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An Anatomy of Racial and Ethnic Trends in Male Earnings

Author

Listed:
  • Winters, John V.

    () (Oklahoma State University)

  • Hirsch, Barry

    () (Georgia State University)

Abstract

Progress in narrowing black-white earnings differences has been far from continuous, with some of the apparent progress resulting from labor force withdrawal among lower-skilled African Americans. This paper builds on prior research and documents racial and ethnic differences in male earnings from 1950 through 2010 using data from the decennial census and American Community Surveys. Emphasis is given to annual rather than weekly or hourly earnings. Treatment of imputed earnings greatly affects measured outcomes. We take a quantile approach, providing evidence on medians and other percentiles of the distribution. Black male joblessness rose to over 40% in 2010, the median black-white earnings gap being the largest in at least sixty years. The experience of black men contrasts with that of Hispanic men during the last decade, who exhibited earnings growth similar to white men. Black men are being left behind economically, a process exacerbated by weak labor market conditions.

Suggested Citation

  • Winters, John V. & Hirsch, Barry, 2012. "An Anatomy of Racial and Ethnic Trends in Male Earnings," IZA Discussion Papers 6766, Institute for the Study of Labor (IZA).
  • Handle: RePEc:iza:izadps:dp6766
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    References listed on IDEAS

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    1. John Bound & Richard B. Freeman, 1992. "What Went Wrong? The Erosion of Relative Earnings and Employment Among Young Black Men in the 1980s," The Quarterly Journal of Economics, Oxford University Press, vol. 107(1), pages 201-232.
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    5. Roland G. Fryer, Jr. & Devah Pager & Jörg L. Spenkuch, 2013. "Racial Disparities in Job Finding and Offered Wages," Journal of Law and Economics, University of Chicago Press, vol. 56(3), pages 633-689.
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    7. Dan A. Black & Natalia A. Kolesnikova & Lowell J. Taylor, 2010. "The economic progress of African Americans in urban areas: a tale of 14 cities," Review, Federal Reserve Bank of St. Louis, issue Sep, pages 353-379.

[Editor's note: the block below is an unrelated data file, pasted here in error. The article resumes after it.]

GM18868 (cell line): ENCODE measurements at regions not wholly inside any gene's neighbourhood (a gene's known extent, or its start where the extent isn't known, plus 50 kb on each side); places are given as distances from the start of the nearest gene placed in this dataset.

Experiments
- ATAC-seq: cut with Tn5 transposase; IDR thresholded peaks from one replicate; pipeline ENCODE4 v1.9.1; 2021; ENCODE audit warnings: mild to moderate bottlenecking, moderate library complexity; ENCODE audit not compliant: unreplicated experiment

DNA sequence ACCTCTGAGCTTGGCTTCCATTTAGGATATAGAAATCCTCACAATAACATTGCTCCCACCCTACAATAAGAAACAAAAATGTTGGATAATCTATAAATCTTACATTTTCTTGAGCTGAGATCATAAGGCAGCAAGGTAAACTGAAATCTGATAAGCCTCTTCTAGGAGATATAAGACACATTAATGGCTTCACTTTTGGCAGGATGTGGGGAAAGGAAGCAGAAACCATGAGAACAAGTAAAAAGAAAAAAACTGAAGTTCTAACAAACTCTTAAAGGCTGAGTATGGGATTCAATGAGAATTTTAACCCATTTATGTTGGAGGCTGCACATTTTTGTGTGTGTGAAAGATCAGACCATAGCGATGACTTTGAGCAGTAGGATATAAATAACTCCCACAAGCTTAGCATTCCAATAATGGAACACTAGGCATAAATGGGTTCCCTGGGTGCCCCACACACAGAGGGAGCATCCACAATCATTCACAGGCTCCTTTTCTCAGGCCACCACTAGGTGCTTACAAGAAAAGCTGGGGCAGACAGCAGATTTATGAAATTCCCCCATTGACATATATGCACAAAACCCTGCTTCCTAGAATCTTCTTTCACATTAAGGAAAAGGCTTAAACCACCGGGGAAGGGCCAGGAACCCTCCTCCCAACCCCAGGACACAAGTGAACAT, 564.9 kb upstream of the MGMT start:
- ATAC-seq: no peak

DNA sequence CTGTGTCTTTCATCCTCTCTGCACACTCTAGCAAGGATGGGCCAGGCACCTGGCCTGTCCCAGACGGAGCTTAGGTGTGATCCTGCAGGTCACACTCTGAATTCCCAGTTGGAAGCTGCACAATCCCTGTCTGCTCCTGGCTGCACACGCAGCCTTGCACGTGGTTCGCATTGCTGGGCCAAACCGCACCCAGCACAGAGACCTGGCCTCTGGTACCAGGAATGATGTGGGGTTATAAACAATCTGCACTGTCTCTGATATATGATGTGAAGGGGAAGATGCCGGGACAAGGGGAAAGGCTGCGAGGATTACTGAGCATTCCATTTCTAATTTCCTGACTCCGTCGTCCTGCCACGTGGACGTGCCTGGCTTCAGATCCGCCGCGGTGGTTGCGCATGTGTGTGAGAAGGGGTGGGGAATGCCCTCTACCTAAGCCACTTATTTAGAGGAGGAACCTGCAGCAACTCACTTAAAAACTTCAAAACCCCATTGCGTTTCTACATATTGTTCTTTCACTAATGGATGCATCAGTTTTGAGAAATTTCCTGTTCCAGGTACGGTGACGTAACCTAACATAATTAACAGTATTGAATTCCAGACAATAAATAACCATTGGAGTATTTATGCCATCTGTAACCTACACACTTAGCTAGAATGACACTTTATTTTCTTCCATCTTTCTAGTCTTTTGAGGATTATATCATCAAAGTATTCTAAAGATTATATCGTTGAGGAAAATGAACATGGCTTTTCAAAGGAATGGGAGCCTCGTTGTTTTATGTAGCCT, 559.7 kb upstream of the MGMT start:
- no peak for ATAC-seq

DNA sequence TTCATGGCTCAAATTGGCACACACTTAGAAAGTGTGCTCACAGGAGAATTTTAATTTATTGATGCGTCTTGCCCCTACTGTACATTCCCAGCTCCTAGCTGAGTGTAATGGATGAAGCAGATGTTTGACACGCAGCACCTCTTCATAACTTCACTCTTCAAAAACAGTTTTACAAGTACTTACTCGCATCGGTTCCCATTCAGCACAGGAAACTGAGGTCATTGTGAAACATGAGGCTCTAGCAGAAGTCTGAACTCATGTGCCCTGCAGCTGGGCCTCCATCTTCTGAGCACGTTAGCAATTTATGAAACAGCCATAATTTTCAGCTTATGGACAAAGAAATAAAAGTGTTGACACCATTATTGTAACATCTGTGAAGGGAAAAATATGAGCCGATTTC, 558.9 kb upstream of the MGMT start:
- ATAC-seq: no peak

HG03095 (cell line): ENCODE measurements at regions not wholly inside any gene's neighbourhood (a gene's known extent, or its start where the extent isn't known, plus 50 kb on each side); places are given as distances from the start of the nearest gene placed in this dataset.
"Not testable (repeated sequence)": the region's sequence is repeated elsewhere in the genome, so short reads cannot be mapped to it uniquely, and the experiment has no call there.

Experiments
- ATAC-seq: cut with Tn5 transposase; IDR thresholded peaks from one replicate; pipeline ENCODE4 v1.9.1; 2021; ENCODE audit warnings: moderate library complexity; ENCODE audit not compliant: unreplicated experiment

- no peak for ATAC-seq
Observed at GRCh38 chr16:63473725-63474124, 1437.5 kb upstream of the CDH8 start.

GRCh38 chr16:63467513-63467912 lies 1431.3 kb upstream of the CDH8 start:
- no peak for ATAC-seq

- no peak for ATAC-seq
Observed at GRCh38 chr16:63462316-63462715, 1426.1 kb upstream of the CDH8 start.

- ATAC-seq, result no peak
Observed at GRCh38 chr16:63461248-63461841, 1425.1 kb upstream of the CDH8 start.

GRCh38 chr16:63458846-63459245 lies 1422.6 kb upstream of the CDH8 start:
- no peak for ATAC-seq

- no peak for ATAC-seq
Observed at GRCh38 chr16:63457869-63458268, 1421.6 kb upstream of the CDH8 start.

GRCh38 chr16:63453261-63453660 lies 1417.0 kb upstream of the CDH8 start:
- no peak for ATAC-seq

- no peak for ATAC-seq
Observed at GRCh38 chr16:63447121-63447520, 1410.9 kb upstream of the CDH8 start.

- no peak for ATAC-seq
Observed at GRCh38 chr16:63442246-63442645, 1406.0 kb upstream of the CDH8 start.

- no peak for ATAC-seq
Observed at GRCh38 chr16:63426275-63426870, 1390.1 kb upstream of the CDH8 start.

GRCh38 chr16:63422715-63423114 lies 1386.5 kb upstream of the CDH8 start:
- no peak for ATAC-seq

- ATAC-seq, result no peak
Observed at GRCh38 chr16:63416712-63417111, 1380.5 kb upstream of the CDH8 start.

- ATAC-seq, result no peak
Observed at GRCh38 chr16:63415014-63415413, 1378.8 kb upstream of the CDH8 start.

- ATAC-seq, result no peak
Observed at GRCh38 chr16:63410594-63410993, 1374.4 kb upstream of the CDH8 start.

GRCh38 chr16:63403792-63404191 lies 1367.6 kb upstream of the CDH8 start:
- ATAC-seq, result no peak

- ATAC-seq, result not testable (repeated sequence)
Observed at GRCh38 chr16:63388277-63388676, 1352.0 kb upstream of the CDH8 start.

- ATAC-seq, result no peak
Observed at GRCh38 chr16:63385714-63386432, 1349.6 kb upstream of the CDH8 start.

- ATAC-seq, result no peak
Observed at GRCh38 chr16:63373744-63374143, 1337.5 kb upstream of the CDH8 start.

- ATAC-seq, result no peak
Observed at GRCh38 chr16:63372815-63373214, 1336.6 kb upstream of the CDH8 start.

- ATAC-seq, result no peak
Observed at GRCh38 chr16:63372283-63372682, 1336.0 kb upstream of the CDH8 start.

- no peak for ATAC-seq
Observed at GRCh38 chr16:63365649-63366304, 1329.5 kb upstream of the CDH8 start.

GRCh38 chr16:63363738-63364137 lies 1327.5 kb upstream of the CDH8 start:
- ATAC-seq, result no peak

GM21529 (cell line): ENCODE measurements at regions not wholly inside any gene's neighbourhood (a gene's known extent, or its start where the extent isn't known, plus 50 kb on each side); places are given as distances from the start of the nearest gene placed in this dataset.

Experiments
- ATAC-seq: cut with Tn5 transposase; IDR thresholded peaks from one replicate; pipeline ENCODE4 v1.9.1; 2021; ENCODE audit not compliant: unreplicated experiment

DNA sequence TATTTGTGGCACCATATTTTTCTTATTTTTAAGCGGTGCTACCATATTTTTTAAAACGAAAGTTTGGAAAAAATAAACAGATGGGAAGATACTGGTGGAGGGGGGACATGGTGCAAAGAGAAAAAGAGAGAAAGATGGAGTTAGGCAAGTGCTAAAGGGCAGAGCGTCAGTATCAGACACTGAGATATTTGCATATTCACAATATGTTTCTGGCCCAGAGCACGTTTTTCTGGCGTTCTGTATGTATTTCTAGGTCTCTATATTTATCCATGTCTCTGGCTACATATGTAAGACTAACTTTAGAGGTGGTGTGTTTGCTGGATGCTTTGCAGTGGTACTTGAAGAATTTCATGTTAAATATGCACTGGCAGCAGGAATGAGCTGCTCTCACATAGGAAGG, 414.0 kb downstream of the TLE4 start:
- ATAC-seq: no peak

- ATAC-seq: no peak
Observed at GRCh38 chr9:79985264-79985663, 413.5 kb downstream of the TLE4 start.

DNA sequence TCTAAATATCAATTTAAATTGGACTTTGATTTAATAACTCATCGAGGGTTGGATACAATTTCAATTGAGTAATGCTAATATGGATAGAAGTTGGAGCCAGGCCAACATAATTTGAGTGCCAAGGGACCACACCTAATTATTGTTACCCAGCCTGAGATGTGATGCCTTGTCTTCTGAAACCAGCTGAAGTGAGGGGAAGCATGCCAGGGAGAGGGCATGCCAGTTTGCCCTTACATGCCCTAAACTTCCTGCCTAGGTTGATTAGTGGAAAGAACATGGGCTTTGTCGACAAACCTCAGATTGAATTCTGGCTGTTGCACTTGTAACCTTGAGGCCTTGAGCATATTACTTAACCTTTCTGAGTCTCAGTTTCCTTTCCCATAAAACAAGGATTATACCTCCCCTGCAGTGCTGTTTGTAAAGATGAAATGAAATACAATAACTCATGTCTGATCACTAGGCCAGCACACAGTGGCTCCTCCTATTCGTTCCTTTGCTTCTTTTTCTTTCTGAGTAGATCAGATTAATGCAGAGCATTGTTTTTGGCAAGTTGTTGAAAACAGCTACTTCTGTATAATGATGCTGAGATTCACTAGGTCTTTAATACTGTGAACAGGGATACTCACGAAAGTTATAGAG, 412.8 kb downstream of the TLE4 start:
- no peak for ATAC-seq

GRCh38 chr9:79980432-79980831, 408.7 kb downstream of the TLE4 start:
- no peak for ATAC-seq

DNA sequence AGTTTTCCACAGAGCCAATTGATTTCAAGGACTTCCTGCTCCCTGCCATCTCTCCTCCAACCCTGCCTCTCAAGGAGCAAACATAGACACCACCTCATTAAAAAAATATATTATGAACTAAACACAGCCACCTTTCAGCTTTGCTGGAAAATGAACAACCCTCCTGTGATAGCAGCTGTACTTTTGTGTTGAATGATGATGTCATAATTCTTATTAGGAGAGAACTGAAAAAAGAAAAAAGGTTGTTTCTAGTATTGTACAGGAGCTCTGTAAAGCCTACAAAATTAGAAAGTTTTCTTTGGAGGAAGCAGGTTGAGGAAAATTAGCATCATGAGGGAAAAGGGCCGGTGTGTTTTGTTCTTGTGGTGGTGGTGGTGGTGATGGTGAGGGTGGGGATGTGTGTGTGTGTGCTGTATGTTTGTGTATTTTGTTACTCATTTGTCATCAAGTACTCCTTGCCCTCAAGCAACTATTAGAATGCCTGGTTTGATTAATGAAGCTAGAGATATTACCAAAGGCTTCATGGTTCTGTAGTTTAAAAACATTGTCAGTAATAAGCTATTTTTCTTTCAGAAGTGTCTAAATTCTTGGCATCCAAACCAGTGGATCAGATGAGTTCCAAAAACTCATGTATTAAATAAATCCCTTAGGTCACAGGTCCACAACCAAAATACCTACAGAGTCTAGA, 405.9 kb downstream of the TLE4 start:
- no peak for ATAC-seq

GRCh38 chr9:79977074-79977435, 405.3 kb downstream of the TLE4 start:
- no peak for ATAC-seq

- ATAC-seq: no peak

8. Charles Brown, 1984. "Black-White Earnings Ratios Since the Civil Rights Act of 1964: The Importance of Labor Market Dropouts," The Quarterly Journal of Economics, Oxford University Press, vol. 99(1), pages 31-44.
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    11. Mok, Wallace & Siddique, Zahra, 2011. "Racial and Ethnic Inequality in Employer Provided Fringe Benefits," IZA Discussion Papers 6255, Institute for the Study of Labor (IZA).
    12. Edward N. Wolff & Ajit Zacharias & Thomas Masterson, 2012. "Trends In American Living Standards And Inequality, 1959–2007," Review of Income and Wealth, International Association for Research in Income and Wealth, vol. 58(2), pages 197-232, June.
    13. Baum-Snow, Nathaniel & Neal, Derek, 2009. "Mismeasurement of usual hours worked in the census and ACS," Economics Letters, Elsevier, vol. 102(1), pages 39-41, January.
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    Cited by:

    1. Peter McHenry & Melissa McInerney, 2015. "Estimating Hispanic-White Wage Gaps Among Women: The Importance of Controlling for Cost of Living," Journal of Labor Research, Springer, vol. 36(3), pages 249-273, September.
    2. Ransom, Tyler & Winters, John V., 2016. "Do Foreigners Crowd Natives out of STEM Degrees and Occupations? Evidence from the U.S. Immigration Act of 1990," IZA Discussion Papers 9920, Institute for the Study of Labor (IZA).
    3. repec:bla:labour:v:31:y:2017:i:3:p:288-308 is not listed on IDEAS
    4. Jonathan D. Fisher & Christina A. Houseworth, 2017. "The Widening Black-White Wage Gap among Women," LABOUR, CEIS, vol. 31(3), pages 288-308, September.

    More about this item

    Keywords

    imputed earnings; median regression; race; earnings; inequality; wages;

    JEL classification:

    • J15 - Labor and Demographic Economics - - Demographic Economics - - - Economics of Minorities, Races, Indigenous Peoples, and Immigrants; Non-labor Discrimination
    • J31 - Labor and Demographic Economics - - Wages, Compensation, and Labor Costs - - - Wage Level and Structure; Wage Differentials

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